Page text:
The Temple had been constructed in Jerusalem to house the Ark of the Covenant, but during the exile in Babylon that sacred object was lost. Upon returning, the Jews reconstituted the Temple, but from then on its Holy of Holies was empty. The central religious insight of Judaism from then on, as this Christian understands it, was that God’s presence was felt as a form of absence — just as the sacred character of the land had been only fully realized in exile from it. For Jews, this paradoxical pattern was made defining when, centuries later, the Romans, having destroyed the Temple, once more forced them into exile — an exile that would last until 1948. Through all of those centuries, just as in Babylon, the Jewish people continued to understand themselves in terms of the land from which they had been expelled. Absence was an intense form of presence. This history, more than any extrinsic divine mandate, made it the most natural thing in the world for 19th-century Zionists, seeking escape from European antisemitism, to turn their gaze back to Palestine. In fact, the Jewish gaze had never turned away.

The Palestinian experience importantly includes Christians, but Muslim history revolves around this land. Against those who claim that Islam’s connection to Jerusalem necessarily negates Judaism’s stands the story of Caliph Umar, Muhammad’s companion and second successor. No sooner had Arab tribalism yielded to the cohesive new movement based on the “oneness’’ of Allah than its gaze was drawn to Jerusalem. The Byzantine-controlled city was seen as sacred because it had been sacred to Jews. Within five years of the Prophet’s death in 632, Umar’s army took Jerusalem without any loss of life — a Muslim control that would last, except for an interlude during the Crusades, until the 20th century. From the effective beginning of Islam, Jerusalem was a pillar of its identity. Of tremendous relevance to today’s dispute is the fact that Umar’s first act was to formally welcome the exiled Jews back to Jerusalem. Umar ordered the repair of the still-ruined Jewish Temple Mount as the Jewish Temple Mount.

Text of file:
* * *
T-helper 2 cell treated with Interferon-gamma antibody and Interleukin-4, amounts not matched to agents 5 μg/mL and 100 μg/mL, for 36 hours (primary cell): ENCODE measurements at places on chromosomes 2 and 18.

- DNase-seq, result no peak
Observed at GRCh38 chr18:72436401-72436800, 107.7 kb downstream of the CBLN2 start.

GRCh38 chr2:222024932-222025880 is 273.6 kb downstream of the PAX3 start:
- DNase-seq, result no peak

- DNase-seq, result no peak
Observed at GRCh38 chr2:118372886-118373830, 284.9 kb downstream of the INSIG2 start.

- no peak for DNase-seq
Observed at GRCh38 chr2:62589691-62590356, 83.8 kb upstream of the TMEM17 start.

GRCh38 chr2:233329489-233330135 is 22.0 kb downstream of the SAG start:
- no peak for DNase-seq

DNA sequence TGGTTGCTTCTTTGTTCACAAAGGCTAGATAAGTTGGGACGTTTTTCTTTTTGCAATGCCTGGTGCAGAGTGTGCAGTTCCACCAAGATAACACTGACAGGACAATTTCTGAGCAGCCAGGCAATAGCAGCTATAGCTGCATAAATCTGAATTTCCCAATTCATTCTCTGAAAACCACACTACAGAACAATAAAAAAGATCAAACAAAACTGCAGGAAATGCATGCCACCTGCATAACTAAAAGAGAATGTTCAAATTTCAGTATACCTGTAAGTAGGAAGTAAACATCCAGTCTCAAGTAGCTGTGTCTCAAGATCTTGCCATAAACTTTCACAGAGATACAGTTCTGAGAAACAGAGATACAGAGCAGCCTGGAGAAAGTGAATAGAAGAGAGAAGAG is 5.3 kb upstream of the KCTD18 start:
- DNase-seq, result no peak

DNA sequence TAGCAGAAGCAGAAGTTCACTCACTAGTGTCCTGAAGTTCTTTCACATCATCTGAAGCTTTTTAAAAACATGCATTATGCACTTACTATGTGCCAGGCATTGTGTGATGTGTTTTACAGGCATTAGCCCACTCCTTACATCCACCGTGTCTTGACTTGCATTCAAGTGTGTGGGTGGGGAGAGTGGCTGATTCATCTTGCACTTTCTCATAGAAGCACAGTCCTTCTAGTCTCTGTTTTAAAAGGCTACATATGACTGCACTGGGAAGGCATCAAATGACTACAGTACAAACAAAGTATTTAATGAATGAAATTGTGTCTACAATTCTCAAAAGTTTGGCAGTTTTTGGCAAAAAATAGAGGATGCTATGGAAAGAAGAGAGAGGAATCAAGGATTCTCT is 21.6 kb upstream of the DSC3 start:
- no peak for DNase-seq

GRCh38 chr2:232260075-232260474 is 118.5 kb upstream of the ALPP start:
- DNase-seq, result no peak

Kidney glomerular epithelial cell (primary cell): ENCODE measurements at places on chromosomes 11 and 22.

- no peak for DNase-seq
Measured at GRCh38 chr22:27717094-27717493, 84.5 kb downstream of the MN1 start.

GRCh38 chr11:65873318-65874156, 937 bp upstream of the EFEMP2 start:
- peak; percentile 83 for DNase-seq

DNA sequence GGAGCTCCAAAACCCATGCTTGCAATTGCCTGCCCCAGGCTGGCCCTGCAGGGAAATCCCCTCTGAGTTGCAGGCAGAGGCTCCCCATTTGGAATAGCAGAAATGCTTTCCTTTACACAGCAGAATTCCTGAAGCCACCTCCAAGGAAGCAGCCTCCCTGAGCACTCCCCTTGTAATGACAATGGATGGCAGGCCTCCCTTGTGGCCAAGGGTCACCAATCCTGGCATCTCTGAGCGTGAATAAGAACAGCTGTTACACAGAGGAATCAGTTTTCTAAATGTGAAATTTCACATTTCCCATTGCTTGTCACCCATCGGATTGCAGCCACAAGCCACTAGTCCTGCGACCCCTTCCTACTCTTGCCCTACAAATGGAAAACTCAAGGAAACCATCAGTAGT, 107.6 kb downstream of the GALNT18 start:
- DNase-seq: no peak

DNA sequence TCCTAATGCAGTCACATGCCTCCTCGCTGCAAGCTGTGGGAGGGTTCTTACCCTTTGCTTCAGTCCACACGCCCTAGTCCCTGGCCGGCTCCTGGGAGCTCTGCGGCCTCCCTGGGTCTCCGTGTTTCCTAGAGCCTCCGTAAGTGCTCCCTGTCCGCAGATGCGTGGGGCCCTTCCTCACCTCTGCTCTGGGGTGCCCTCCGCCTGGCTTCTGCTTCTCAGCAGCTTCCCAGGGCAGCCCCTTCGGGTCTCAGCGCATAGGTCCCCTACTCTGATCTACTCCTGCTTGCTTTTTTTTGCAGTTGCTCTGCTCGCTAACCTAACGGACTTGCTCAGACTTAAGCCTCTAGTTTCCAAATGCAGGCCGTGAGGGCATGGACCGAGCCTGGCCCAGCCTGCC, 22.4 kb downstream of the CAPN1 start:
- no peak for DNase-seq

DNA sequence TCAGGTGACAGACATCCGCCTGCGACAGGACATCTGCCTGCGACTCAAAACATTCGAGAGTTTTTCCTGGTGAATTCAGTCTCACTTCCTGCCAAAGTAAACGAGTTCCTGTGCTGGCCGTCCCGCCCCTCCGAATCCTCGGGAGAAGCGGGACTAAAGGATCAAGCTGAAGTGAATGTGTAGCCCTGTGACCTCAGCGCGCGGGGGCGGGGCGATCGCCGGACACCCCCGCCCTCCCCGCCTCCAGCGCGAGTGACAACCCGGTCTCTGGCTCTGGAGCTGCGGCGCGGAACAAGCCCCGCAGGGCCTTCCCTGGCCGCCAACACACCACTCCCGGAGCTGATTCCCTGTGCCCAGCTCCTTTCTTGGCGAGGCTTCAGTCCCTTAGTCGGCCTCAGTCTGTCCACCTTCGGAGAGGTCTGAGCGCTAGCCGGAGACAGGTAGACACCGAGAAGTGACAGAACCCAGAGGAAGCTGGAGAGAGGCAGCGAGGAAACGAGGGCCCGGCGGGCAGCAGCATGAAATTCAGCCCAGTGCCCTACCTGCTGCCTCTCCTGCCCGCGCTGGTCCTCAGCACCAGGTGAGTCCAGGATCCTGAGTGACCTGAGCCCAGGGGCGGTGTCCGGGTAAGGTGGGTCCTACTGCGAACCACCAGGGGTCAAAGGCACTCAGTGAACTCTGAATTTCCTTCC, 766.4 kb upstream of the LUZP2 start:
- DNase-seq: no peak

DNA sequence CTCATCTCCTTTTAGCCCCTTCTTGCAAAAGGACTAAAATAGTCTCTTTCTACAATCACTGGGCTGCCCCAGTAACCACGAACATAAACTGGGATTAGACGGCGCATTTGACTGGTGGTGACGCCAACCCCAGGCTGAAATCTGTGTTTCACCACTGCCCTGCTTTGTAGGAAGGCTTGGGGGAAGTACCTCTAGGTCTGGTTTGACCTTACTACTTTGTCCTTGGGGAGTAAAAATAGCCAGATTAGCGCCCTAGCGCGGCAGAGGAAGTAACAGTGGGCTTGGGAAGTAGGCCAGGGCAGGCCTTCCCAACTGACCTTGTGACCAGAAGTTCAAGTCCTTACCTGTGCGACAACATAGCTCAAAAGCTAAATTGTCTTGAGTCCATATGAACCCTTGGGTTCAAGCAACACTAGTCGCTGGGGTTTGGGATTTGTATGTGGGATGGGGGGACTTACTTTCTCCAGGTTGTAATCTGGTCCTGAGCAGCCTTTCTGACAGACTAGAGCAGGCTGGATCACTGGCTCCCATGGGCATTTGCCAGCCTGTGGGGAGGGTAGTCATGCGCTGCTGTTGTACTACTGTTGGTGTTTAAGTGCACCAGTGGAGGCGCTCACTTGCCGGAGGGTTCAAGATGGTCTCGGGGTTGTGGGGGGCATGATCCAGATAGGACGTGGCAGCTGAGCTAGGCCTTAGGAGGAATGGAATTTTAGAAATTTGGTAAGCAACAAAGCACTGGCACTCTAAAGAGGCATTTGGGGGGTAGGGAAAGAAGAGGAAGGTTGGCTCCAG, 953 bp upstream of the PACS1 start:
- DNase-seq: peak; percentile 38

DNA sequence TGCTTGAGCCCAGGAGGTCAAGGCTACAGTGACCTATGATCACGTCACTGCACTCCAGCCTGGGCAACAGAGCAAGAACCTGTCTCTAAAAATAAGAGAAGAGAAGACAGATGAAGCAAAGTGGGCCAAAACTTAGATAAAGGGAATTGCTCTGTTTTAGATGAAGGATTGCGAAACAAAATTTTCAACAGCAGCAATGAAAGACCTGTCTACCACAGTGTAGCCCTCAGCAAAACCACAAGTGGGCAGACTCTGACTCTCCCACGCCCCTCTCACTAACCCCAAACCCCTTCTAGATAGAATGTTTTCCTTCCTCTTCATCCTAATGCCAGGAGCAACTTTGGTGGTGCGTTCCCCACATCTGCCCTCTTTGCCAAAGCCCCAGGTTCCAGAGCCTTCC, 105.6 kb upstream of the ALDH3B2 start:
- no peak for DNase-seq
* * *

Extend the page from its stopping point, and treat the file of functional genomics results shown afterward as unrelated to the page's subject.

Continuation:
Caliphs after Umar would consistently demonstrate their Islamic piety by valorizing Jerusalem even more than Mecca or Medina. Myths would evolve to account for its Islamic significance. Al Aqsa Mosque, deliberately built by Umar at respectful remove from what he took to be the foundation rock of Judaism, became identified with the “farthest mosque’’ mentioned in the Qur’an. The Dome of the Rock, built a few decades later, enshrines the legendary site of Abraham’s sacrifice, but is understood as also sanctifying Mohammad’s ascent to heaven.

As Christian fantasies of Jerusalem defined Europe’s long war with Islam, an expressly Muslim spirituality of the holy city intensified. But looming across the ages is the fact that Islamic devotion to this place began as respect for Jewish devotion. In that foundation lies a permanent principle of mutual reconciliation.

Thus, the land claims of each party to the contemporary conflict are grounded in contingent history, not in timeless mandates. As Zionism (which began with a focus on the Mediterranean coast and the kibbutz-farms of Galilee) recovered the religious meaning of Jerusalem, and as Palestinian nationalism evolved out of pan-Arabic identity specifically in relationship to territory defined more by the British Mandate than indigenous traditions, the fluidity of historical change was on full display. In war, though, fluidity calcifies. Thus the messianic-minded ultra-Orthodox Jews of the settler movement assert that God’s ancient will trumps anything that has happened across 3,000 years, while irredentist Palestinians deny any Jewish precedence in Jerusalem or its Temple (“claims of historical or religious ties of Jews with Palestine,’’ as the 1968 PLO Charter puts it, “are incompatible with the facts of history’’).

This history shows that each people is profoundly tied to the land and its holy city. Jews are who they are because of the place. So are Palestinians. But the one constant defining that tie in both cases has been change. Indeed, history is its record. Negotiations between Israelis and Palestinians must begin with the shared assumption that only change will make peace possible. The hope lies precisely there, because change, even of the most firmly held and apparently opposing convictions — embodied in contested land — is what made those convictions sacred in the first place. Now to change again.